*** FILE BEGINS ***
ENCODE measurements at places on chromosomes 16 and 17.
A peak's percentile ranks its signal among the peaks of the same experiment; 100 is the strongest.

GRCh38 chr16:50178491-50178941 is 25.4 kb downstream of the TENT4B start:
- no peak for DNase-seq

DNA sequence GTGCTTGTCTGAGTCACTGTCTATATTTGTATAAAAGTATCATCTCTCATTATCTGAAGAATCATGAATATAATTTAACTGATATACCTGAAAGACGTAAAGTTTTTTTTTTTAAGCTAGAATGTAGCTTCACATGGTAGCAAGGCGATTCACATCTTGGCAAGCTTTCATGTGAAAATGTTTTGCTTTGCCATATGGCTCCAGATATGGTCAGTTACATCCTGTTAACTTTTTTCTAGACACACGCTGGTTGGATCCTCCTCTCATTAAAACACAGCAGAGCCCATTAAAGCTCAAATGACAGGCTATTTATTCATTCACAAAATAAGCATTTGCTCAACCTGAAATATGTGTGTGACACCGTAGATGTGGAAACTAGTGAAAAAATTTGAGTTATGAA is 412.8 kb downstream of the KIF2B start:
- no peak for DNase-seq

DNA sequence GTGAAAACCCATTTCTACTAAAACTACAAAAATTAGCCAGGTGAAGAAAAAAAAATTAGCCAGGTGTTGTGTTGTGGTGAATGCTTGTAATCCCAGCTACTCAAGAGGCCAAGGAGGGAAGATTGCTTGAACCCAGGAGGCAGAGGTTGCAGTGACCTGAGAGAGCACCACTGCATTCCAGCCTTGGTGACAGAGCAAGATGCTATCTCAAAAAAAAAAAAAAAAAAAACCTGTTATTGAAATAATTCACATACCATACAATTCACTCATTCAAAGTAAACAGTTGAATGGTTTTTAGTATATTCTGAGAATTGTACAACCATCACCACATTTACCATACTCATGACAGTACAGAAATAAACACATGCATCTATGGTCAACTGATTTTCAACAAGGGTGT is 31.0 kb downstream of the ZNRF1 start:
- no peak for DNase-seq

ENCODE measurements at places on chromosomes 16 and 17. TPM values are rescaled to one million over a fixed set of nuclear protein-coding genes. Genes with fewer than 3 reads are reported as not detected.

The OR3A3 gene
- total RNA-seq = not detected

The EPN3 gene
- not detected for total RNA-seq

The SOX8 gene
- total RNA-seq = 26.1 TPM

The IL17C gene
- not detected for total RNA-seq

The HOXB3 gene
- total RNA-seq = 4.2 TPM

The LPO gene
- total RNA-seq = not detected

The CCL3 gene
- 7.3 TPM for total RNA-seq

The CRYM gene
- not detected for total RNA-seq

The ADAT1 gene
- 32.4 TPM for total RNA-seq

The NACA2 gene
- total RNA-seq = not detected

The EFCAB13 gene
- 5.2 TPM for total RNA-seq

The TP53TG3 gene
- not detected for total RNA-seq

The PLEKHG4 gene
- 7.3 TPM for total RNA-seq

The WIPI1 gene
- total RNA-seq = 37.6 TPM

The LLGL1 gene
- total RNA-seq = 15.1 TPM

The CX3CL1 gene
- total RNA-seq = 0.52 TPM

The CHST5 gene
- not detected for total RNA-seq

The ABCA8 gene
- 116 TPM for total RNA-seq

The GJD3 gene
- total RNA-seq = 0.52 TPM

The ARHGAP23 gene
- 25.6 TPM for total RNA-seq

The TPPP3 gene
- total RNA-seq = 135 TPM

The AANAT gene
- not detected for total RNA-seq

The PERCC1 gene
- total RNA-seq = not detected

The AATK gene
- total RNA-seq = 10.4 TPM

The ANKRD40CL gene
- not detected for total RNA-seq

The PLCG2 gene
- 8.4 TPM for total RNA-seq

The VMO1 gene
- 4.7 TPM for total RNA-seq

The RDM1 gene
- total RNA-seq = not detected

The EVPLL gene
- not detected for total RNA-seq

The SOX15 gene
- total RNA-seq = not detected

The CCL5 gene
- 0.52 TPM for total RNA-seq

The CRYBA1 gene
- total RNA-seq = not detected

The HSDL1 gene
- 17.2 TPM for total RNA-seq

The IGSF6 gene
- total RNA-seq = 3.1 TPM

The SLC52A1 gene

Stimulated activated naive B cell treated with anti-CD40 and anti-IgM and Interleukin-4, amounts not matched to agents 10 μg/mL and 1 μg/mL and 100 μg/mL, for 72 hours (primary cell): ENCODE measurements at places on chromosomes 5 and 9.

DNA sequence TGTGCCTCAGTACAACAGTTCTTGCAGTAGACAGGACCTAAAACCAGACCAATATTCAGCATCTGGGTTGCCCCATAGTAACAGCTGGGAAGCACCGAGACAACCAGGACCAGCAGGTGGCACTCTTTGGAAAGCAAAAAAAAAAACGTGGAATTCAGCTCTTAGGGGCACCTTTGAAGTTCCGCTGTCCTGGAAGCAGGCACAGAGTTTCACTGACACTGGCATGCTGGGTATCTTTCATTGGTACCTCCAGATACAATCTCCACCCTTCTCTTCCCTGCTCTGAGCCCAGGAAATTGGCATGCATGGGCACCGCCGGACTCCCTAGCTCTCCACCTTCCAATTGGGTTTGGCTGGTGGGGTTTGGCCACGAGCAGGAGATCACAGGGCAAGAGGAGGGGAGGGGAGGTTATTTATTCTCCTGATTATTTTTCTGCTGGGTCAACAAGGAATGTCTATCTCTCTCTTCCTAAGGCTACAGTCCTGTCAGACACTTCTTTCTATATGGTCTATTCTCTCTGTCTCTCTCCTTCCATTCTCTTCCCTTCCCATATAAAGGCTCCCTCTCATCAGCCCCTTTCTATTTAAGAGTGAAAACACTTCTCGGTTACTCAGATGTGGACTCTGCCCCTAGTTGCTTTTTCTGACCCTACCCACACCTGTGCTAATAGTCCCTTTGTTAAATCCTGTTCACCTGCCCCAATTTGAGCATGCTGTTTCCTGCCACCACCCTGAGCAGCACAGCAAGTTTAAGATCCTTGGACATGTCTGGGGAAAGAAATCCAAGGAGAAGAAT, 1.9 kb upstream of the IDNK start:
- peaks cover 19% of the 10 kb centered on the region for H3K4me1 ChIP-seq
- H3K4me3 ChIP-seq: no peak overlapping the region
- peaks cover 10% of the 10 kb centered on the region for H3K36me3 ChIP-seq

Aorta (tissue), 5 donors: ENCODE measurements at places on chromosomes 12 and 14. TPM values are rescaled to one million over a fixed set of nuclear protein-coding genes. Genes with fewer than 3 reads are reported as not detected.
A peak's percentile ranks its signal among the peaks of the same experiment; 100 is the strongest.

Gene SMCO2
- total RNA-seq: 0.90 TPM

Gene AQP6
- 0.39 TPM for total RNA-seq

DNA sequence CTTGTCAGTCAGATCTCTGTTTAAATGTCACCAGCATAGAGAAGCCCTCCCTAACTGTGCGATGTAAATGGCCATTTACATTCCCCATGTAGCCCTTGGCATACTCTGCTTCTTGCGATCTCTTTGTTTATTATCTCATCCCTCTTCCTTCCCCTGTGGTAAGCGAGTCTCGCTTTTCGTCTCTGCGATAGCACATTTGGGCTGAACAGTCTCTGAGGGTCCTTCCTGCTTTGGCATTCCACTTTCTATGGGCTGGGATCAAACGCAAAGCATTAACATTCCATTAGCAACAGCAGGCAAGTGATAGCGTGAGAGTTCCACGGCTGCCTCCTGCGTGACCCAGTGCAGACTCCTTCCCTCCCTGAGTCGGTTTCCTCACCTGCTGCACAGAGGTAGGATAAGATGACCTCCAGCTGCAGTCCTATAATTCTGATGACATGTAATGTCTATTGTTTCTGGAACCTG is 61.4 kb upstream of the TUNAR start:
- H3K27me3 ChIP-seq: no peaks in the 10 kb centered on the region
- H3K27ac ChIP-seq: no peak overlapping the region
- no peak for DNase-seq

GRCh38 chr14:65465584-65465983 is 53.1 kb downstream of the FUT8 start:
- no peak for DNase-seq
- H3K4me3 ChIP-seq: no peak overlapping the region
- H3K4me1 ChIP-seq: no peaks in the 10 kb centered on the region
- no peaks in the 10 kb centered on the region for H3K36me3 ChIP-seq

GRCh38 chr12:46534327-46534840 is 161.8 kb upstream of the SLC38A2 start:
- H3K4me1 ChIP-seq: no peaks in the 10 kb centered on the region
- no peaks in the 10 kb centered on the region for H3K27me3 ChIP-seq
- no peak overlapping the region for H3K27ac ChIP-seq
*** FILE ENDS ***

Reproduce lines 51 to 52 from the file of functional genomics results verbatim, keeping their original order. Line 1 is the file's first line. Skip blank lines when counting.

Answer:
- total RNA-seq = 135 TPM

The AANAT gene